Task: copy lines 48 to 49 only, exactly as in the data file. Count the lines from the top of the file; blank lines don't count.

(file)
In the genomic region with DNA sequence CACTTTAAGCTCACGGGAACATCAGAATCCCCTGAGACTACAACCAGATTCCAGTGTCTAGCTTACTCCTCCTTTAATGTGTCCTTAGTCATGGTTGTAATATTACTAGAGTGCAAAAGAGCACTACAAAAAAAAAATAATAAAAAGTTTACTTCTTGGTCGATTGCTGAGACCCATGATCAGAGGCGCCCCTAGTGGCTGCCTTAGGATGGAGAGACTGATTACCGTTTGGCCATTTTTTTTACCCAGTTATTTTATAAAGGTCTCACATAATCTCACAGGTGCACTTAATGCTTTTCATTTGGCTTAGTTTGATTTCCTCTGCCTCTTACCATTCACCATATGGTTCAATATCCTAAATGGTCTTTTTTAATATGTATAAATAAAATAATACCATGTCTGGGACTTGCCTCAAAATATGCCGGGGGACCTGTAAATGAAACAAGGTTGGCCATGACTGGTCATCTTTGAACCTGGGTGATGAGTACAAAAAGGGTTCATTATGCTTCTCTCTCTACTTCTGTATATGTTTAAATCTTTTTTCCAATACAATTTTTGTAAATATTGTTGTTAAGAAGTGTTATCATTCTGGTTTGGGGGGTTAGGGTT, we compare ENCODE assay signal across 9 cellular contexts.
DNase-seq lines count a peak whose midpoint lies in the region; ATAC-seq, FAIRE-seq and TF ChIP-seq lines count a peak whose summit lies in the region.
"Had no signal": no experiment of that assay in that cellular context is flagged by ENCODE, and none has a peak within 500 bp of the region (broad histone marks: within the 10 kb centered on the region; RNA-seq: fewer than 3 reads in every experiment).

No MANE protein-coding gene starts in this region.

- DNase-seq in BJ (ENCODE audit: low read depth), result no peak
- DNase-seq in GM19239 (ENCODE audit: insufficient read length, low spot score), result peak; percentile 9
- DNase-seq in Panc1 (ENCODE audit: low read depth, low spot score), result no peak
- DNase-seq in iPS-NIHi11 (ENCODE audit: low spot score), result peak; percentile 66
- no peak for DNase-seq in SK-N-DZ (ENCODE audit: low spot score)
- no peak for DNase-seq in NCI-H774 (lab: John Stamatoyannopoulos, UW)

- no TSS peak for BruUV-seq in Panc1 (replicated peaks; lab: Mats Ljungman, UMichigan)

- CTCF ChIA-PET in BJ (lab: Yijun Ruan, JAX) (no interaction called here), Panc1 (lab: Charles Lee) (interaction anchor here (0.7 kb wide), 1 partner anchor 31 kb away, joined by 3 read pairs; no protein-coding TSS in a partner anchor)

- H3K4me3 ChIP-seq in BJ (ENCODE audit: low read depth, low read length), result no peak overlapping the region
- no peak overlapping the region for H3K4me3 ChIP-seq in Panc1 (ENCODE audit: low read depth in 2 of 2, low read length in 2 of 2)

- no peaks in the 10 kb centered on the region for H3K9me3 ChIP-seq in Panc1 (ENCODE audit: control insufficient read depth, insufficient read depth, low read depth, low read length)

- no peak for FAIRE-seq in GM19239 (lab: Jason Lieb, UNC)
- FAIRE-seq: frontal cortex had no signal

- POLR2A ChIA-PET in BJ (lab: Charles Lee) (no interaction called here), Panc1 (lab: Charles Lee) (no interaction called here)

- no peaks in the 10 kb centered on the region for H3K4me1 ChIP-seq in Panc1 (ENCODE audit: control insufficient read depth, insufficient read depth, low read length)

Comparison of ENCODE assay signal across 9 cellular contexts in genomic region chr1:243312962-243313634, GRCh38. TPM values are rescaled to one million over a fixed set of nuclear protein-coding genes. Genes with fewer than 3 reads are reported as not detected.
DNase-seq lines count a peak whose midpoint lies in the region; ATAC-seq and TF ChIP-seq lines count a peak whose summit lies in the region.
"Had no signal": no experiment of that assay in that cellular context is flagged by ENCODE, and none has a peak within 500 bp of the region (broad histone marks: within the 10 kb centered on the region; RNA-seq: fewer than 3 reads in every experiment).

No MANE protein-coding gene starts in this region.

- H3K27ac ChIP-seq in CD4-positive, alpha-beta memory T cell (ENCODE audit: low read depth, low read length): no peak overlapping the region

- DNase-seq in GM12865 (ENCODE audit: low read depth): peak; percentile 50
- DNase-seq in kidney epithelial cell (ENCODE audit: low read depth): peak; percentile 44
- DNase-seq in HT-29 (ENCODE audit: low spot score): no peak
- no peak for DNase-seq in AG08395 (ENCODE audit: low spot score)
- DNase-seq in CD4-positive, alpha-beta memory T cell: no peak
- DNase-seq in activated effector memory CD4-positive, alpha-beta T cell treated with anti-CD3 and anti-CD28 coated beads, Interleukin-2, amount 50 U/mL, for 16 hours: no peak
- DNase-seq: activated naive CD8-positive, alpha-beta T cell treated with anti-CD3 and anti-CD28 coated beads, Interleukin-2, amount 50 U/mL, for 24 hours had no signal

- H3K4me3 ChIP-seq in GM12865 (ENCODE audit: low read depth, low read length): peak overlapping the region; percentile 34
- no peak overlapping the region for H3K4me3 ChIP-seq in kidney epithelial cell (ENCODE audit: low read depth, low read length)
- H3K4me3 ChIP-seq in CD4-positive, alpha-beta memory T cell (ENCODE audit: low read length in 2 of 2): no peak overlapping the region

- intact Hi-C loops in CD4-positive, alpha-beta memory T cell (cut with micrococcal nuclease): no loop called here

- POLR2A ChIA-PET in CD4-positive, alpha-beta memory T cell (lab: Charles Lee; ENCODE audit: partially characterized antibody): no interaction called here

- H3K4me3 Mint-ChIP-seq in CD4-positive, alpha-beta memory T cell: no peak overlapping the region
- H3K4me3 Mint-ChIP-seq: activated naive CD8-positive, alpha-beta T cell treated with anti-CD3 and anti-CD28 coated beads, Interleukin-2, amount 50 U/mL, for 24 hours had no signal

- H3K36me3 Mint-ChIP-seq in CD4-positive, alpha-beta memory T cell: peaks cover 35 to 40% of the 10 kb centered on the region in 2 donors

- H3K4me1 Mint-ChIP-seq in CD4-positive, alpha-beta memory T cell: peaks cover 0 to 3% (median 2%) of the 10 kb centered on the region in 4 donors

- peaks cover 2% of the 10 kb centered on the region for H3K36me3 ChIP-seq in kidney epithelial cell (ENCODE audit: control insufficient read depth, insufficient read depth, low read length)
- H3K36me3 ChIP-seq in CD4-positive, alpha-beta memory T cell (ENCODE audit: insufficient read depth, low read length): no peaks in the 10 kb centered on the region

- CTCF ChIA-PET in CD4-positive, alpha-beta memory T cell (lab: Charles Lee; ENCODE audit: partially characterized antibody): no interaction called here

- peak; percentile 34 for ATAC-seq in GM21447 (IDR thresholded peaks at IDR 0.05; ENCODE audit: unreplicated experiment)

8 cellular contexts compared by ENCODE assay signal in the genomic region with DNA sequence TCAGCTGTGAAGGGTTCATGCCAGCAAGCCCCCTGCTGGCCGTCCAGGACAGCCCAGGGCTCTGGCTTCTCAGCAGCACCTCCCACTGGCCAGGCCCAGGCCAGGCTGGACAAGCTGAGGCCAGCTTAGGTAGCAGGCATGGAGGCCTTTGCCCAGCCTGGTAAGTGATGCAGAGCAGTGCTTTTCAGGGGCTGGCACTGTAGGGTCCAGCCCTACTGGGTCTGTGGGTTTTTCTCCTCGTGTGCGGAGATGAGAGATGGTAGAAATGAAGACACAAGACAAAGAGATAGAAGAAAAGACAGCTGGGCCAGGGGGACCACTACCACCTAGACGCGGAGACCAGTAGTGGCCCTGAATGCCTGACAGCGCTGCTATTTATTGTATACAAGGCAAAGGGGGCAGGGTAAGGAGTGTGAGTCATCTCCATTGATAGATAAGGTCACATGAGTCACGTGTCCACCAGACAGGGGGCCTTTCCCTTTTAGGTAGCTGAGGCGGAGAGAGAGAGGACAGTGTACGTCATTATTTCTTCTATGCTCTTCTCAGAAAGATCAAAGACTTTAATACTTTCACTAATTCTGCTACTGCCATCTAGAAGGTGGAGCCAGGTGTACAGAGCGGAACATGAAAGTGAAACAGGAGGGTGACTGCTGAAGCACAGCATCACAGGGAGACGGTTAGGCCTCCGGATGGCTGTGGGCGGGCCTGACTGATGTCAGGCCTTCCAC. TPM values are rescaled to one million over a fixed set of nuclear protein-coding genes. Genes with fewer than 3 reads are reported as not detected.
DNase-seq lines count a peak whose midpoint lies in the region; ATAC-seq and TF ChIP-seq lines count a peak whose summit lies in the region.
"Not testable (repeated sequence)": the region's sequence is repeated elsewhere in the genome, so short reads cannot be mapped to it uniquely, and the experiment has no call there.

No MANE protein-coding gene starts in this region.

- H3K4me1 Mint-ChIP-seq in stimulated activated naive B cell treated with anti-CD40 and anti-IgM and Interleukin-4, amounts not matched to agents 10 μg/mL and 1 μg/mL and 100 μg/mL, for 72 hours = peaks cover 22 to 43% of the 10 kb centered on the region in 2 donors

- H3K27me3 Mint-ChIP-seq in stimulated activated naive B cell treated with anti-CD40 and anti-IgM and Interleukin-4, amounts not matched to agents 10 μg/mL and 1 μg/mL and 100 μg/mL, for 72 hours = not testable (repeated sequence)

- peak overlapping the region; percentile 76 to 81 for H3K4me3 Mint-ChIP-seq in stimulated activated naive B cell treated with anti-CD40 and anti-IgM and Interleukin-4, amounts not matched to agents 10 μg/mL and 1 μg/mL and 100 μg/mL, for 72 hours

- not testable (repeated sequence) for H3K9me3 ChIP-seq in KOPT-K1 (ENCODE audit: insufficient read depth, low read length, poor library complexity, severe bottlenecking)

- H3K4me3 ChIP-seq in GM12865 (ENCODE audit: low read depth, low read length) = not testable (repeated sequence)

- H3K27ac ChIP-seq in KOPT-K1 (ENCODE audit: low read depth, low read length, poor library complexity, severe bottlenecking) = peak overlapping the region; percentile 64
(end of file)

No MANE protein-coding gene starts in this region.

- H3K4me1 Mint-ChIP-seq in stimulated activated naive B cell treated with anti-CD40 and anti-IgM and Interleukin-4, amounts not matched to agents 10 μg/mL and 1 μg/mL and 100 μg/mL, for 72 hours = peaks cover 22 to 43% of the 10 kb centered on the region in 2 donors